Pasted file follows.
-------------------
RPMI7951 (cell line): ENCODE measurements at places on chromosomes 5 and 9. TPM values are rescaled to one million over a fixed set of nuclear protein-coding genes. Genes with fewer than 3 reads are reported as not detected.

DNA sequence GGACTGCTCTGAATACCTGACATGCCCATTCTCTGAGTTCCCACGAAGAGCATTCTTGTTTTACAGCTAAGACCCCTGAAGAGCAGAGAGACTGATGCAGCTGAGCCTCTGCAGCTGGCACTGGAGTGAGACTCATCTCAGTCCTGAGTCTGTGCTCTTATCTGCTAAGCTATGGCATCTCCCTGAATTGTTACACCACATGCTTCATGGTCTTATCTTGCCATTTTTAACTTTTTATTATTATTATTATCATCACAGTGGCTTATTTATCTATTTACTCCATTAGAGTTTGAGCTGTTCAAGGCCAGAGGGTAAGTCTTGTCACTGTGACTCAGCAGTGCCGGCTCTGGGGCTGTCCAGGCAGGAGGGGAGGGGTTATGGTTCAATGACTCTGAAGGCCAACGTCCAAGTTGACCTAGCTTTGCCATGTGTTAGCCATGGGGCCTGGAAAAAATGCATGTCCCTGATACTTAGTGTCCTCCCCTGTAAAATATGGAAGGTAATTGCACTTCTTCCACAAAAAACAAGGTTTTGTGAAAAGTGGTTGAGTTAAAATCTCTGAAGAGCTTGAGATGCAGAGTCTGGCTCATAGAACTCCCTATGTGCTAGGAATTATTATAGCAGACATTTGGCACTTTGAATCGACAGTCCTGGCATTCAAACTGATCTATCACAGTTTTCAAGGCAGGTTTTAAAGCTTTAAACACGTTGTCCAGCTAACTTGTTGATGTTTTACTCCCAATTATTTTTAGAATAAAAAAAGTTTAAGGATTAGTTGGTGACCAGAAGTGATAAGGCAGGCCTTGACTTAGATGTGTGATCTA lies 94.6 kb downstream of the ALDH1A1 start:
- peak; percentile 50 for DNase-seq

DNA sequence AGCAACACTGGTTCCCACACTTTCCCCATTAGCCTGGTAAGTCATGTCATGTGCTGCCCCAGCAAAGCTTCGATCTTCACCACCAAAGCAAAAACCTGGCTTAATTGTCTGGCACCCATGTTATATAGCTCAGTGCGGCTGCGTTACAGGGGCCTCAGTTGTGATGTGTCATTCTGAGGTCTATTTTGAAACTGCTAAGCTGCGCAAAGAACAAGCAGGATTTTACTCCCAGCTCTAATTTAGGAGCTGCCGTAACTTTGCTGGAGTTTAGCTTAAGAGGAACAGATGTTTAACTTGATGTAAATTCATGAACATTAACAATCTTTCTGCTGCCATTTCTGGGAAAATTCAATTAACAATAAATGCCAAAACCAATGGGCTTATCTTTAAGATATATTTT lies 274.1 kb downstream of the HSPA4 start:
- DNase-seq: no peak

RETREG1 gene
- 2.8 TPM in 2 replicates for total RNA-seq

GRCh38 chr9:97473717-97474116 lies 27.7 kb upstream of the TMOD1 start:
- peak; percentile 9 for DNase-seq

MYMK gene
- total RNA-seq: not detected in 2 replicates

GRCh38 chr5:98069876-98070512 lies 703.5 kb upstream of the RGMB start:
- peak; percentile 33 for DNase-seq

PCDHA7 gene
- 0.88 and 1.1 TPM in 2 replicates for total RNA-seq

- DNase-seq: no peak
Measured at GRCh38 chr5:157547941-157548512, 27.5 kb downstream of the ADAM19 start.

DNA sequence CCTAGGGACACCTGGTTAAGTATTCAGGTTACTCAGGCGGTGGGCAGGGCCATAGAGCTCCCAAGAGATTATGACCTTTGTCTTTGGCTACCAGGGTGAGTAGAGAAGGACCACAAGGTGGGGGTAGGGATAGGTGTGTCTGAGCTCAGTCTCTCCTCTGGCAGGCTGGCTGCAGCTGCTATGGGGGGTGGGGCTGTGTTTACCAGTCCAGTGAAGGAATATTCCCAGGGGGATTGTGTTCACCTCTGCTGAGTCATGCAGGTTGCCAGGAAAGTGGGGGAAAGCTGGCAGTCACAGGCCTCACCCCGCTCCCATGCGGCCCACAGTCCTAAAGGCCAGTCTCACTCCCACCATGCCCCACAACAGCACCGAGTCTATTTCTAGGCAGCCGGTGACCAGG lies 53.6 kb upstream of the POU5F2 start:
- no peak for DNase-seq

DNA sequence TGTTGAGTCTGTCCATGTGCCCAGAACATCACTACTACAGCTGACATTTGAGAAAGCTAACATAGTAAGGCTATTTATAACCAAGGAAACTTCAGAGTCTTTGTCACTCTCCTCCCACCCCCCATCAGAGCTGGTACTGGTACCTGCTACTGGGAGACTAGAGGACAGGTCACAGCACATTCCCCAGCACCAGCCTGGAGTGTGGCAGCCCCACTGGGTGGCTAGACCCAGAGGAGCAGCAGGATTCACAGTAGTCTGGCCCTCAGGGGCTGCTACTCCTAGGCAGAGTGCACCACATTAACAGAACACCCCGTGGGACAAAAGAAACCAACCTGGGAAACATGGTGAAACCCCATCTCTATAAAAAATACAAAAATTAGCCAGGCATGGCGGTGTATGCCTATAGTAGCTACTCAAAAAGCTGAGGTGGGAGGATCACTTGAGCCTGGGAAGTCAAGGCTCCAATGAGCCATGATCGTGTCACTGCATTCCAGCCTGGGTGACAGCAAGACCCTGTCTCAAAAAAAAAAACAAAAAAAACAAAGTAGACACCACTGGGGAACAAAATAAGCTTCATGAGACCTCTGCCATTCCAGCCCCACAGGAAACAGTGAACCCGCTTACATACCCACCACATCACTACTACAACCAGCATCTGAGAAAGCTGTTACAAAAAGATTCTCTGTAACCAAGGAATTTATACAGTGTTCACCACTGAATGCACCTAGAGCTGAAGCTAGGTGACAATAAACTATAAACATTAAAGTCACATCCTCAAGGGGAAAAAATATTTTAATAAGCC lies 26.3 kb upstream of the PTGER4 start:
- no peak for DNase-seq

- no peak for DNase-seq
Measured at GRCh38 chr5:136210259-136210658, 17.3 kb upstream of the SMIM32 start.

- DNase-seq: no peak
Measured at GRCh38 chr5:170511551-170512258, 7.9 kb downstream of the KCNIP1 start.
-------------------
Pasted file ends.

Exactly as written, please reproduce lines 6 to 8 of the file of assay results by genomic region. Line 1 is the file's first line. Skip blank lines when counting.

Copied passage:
RETREG1 gene
- 2.8 TPM in 2 replicates for total RNA-seq

GRCh38 chr9:97473717-97474116 lies 27.7 kb upstream of the TMOD1 start: